Larry Miller is one of the most well-respected and successful Black businessmen in modern history. He helped found and transformed the Jordan brand from a $200 million basketball shoe company to a $4 billion athletic footwear and apparel firm. In 2007, the Temple University grad went on to become president of the Portland Trailblazers . After 5 years with the team, he returned to Jordan, where he continued his mission to shift culture. He has served on numerous boards of directors and is a highly passionate advocate for education and mentorship.

Last year, in a much-talked about Sports Illustrated interview, Miller divulged that as a teenager growing up in West Philly, he was involved in the murder and later convicted for a string of armed robberies. After serving time in prison, he was able to turn his life around and since then has committed himself to excellence.

After losing a significant job opportunity because of his openness of his former troubled life, he had vowed to never reveal the severity of his past decisions. Six decades and a successful career as a respected businessman and sports executive later, Miller made the brave decision to come clean about his entire life's story. He hopes that by sharing his complicated journey in his memoir Jump: From the Streets to the Boardroom he will inspire others to great change and lead them on to a successful path.

EBONY caught up with Miller for an eye-opening conversation about his will to live a life of distinction and service to others, no matter what the odds may say.

EBONY: After your story broke through in Sports Illustrated, many questioned why you would reveal your troubled past, a secret that you kept to yourself for so long. How has your life changed since revealing this secret ?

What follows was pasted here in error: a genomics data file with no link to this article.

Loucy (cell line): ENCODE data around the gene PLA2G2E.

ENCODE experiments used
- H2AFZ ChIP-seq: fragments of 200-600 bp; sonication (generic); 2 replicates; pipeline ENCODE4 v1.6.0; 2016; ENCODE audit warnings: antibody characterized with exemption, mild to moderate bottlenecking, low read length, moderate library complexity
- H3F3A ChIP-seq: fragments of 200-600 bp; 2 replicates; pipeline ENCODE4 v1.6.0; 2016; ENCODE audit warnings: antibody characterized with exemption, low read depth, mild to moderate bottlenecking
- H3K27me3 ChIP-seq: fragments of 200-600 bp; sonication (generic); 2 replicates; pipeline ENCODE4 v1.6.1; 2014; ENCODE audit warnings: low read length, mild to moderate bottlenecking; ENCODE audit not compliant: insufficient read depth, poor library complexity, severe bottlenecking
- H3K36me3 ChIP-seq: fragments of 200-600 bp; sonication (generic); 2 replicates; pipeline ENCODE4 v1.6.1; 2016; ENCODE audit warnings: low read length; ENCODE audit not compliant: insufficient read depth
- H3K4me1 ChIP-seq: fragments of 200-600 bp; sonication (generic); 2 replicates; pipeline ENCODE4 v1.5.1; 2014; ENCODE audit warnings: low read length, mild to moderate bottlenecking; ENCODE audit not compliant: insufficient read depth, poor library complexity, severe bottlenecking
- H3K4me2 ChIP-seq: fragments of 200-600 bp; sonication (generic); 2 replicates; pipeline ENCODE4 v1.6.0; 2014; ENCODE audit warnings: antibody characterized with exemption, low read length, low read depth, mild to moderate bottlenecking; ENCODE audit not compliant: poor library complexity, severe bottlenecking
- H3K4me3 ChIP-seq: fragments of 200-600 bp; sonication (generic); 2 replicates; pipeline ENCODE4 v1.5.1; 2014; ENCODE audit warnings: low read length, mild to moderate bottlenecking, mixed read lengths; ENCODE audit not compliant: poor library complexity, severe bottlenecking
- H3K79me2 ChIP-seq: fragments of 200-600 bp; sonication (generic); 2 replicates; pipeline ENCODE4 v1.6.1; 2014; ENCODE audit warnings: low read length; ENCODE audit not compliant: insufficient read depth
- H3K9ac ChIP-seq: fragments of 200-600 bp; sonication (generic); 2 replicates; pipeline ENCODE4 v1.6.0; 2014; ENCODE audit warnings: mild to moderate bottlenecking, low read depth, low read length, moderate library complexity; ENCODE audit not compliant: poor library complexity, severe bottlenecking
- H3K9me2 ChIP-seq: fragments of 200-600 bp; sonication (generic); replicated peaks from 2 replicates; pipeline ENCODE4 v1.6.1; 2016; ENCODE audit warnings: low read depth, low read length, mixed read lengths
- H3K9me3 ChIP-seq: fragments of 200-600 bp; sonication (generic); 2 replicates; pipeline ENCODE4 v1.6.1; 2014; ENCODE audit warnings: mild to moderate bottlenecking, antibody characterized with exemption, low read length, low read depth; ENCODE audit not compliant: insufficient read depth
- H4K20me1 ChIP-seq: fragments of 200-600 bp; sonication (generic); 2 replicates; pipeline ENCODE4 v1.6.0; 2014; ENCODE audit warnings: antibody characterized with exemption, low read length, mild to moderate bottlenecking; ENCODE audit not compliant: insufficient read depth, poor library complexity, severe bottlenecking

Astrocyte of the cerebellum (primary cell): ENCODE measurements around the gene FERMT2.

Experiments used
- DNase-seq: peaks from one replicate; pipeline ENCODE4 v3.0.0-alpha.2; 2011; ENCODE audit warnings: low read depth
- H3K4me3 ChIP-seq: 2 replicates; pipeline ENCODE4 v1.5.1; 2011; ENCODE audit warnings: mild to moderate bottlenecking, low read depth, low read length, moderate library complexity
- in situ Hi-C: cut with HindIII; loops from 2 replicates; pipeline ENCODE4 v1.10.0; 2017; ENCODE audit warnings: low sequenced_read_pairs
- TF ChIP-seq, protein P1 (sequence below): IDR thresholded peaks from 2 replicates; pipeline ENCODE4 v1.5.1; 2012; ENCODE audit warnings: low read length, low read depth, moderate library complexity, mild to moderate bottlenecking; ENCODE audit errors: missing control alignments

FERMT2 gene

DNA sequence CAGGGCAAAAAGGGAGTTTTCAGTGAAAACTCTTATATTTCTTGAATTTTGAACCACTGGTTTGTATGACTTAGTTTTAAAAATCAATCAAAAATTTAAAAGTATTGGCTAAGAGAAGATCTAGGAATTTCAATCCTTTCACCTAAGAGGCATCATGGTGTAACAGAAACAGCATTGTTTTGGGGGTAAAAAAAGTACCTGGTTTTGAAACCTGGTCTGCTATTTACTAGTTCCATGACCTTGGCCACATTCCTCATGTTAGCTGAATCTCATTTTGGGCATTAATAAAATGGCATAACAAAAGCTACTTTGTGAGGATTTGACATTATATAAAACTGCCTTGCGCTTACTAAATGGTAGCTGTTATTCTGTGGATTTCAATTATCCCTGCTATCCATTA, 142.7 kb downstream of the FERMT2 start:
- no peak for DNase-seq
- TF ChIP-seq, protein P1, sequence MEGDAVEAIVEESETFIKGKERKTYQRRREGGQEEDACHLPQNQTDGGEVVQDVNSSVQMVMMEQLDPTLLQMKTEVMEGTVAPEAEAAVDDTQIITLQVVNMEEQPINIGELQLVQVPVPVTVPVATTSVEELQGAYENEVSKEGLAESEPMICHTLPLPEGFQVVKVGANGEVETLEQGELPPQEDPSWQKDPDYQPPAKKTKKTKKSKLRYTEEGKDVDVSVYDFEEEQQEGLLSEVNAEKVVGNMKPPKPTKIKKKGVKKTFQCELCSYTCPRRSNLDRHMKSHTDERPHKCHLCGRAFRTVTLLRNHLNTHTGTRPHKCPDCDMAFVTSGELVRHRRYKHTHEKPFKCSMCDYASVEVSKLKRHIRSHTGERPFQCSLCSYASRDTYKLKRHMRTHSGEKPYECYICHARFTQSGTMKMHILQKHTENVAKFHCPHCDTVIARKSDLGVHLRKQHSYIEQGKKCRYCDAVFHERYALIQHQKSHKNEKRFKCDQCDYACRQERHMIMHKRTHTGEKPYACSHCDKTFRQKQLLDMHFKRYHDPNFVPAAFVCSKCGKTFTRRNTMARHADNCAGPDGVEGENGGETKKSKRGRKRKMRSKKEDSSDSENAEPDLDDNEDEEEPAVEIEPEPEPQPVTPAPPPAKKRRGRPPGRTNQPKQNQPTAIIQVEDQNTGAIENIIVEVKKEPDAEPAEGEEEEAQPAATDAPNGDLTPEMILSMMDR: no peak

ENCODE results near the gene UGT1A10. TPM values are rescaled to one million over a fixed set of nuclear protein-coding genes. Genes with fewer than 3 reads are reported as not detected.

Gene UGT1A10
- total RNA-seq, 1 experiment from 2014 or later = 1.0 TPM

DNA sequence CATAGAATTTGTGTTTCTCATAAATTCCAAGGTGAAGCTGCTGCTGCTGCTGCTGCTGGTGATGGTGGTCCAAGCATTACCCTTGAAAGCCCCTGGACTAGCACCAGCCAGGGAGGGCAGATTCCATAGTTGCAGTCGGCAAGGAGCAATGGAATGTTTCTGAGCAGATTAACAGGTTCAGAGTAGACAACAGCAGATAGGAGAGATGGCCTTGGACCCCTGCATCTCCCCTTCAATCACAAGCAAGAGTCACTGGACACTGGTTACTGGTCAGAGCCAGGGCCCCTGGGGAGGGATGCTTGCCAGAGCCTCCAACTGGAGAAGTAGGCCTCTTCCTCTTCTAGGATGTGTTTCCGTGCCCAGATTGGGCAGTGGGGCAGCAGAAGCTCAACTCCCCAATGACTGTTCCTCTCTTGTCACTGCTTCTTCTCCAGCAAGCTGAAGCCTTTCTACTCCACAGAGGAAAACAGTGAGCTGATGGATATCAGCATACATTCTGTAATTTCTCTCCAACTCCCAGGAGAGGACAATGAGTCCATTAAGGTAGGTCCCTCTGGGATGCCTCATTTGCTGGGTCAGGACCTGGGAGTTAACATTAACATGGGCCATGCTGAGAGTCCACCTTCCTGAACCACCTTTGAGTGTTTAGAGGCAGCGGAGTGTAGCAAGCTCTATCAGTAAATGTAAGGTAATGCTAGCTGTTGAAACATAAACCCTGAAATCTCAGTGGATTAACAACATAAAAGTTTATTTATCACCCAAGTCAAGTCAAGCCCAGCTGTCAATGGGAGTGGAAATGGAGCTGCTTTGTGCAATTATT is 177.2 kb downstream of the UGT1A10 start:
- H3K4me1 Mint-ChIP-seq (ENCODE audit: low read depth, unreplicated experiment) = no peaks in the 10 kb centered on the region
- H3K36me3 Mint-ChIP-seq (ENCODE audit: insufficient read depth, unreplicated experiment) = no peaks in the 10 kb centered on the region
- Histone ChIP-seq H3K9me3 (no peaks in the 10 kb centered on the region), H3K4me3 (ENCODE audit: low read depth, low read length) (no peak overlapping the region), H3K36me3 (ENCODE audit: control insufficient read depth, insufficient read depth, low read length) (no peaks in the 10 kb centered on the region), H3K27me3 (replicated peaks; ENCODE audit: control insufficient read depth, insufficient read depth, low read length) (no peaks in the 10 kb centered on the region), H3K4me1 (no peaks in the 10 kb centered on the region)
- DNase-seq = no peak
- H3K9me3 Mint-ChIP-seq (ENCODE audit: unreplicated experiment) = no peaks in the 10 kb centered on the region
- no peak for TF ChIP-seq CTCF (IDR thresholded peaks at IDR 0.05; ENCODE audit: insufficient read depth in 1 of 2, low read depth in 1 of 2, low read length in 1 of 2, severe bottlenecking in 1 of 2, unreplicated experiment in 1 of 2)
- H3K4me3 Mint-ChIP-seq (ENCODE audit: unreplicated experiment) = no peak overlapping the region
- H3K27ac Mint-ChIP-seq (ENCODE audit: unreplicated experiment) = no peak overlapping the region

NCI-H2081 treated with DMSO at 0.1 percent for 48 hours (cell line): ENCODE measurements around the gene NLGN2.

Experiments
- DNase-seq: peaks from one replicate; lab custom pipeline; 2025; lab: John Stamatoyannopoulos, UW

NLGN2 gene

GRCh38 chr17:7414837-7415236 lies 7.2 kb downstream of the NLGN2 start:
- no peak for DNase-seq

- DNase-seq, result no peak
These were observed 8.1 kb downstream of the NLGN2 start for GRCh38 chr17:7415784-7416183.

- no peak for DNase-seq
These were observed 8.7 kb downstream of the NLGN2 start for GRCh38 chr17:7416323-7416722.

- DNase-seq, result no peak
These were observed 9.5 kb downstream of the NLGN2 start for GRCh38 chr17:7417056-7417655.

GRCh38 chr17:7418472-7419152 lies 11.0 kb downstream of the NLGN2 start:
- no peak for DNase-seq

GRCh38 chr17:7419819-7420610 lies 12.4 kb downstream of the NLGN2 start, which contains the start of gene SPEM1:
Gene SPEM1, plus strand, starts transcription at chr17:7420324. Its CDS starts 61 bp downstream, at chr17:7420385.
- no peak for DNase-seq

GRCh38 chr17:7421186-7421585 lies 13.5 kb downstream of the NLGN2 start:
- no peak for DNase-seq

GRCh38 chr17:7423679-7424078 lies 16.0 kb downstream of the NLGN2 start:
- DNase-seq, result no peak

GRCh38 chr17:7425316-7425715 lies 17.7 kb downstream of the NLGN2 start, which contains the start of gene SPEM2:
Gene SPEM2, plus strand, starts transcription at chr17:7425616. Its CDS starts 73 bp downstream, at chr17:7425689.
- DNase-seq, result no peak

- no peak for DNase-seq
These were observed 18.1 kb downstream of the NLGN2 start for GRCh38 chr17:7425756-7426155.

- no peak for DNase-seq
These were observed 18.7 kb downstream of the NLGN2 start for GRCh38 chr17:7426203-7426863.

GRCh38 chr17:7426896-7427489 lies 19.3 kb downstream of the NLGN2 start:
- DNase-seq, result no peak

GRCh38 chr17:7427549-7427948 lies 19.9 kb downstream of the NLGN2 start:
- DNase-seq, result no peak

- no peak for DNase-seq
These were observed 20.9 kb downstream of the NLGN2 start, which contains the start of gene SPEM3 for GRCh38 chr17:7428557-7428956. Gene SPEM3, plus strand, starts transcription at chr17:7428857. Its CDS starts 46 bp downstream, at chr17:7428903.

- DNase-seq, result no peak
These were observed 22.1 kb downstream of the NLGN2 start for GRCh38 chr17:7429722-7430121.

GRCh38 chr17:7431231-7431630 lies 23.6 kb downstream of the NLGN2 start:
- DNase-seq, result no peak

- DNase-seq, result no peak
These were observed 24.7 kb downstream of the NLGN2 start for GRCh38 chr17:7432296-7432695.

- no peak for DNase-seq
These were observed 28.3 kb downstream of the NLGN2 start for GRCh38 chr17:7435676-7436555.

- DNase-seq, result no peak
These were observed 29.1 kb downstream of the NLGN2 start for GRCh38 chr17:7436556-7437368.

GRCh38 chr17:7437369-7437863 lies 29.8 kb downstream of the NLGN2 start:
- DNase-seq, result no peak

Larry Miller: It's been both challenging and rewarding. In fact, for so long, my goal was to keep this secret hidden and not to have it come out. Now that the world knows my story, it has been a little challenging to deal with. However, the other side is that it's been rewarding in a sense. Releasing this story lifted a burden off of me. For the most part, people that I know have been extremely positive and encouraging. It's also been encouraging to hear people say "Hey, you did the right thing by telling this story."

What was it like writing this very personal memoir with your eldest daughter Laila Lacy and being so vulnerable and open with her about your life experiences?

Going years back, probably 12-13 years ago, she started working on me like, "Dad, you need to tell this story. People would want to hear it. I think it would be beneficial." I kept putting her off because I held it in all these years and didn't want to share with anybody. Eventually, she convinced me that it was a story that could help and motivate others. Looking at it from that perspective and knowing that I've been so blessed in my life, I feel like I wouldn't have been showing my gratitude if I didn't share.

The essence of of your book is about the opportunity to achieve greatness and being believed in when you could not see that greatness in yourself. Can you talk about the moment when your greatness dawned on you?

I don't think the business part has sunk in as much. I know I've been a part of a pretty incredible business story. It's been pretty amazing to look at what's happened with the Jordan brand and know where it's come from. I'm just glad that I could be a part of that. As far as the book and this whole project, I believe this will be a large part of my legacy. With this book, we are trying to influence the creation of opportunities for people in situations like me. Hopefully, they will be able to change their life, move forward and have some redemption in their life. That's been the goal from the beginning. I think what I've been able to accomplish with the business is excellent; however, I'm more concerned with and excited about that part of my legacy—helping and inspiring folks.

After your experience with incarceration, how have you internalized social justice concepts such as restorative justice or prison reform and abolition movements?